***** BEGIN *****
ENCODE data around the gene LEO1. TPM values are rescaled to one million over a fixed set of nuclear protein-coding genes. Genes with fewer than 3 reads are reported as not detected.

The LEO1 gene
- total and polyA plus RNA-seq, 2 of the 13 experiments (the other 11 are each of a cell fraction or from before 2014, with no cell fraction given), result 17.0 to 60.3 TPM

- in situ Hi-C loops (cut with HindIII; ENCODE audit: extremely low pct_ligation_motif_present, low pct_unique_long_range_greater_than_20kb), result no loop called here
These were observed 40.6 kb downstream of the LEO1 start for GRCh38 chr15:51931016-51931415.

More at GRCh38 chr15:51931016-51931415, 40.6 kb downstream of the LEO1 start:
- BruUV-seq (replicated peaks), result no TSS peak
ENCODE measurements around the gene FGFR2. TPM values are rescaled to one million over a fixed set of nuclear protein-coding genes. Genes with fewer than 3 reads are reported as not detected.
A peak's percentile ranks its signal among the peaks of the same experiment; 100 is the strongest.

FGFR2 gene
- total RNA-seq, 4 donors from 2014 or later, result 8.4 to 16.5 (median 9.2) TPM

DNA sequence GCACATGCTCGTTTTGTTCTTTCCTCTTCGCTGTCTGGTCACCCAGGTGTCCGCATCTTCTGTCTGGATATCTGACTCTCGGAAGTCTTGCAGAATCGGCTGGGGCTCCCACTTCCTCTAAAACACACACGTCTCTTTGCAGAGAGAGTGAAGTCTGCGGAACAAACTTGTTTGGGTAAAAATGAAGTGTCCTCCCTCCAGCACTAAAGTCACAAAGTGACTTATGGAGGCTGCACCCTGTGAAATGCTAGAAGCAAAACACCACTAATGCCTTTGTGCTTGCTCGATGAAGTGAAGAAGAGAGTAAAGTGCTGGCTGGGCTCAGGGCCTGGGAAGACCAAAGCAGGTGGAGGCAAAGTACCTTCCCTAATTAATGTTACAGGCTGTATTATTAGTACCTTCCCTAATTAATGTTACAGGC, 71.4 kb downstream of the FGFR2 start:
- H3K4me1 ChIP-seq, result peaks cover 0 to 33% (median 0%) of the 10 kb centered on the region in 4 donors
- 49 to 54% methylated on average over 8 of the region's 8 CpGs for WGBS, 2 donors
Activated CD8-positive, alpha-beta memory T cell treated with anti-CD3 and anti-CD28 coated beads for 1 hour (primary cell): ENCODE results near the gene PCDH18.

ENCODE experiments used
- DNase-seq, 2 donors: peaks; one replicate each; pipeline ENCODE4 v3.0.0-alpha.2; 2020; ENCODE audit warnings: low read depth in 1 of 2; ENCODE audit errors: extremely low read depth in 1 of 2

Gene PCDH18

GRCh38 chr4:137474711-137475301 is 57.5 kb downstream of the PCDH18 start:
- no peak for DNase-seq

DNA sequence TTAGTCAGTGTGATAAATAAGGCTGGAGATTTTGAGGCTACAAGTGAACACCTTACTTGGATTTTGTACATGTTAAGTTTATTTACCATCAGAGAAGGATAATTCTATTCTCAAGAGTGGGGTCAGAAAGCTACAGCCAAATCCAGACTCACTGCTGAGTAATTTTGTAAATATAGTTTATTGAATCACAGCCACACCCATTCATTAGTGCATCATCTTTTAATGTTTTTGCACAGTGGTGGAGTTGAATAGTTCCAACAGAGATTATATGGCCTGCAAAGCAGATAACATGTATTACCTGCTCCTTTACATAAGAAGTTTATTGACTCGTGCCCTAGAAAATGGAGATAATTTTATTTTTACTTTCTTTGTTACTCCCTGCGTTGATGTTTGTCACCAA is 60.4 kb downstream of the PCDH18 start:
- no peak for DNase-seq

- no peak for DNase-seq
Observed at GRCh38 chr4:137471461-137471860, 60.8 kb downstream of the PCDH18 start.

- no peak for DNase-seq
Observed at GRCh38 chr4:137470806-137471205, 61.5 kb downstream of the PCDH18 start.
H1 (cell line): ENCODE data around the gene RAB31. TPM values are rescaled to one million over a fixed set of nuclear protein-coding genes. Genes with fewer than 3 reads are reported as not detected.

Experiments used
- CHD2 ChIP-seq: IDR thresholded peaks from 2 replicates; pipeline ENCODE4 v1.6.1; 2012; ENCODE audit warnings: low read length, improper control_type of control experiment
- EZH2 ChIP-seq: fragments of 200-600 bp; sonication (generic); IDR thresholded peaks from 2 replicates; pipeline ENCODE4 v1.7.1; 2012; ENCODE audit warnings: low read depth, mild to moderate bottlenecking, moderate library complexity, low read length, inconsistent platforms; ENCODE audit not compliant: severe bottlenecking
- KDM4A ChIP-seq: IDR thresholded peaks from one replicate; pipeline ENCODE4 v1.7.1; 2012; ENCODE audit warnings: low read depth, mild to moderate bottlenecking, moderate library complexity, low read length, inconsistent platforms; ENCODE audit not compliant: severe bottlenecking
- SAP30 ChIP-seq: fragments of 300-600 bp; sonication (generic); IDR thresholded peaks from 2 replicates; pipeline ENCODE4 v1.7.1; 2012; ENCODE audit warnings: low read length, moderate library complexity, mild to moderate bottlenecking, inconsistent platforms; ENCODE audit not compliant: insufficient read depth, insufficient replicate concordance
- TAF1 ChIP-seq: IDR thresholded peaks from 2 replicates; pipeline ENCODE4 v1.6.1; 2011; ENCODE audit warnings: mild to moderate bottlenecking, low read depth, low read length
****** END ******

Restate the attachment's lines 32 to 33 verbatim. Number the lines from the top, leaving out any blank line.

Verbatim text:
- SAP30 ChIP-seq: fragments of 300-600 bp; sonication (generic); IDR thresholded peaks from 2 replicates; pipeline ENCODE4 v1.7.1; 2012; ENCODE audit warnings: low read length, moderate library complexity, mild to moderate bottlenecking, inconsistent platforms; ENCODE audit not compliant: insufficient read depth, insufficient replicate concordance
- TAF1 ChIP-seq: IDR thresholded peaks from 2 replicates; pipeline ENCODE4 v1.6.1; 2011; ENCODE audit warnings: mild to moderate bottlenecking, low read depth, low read length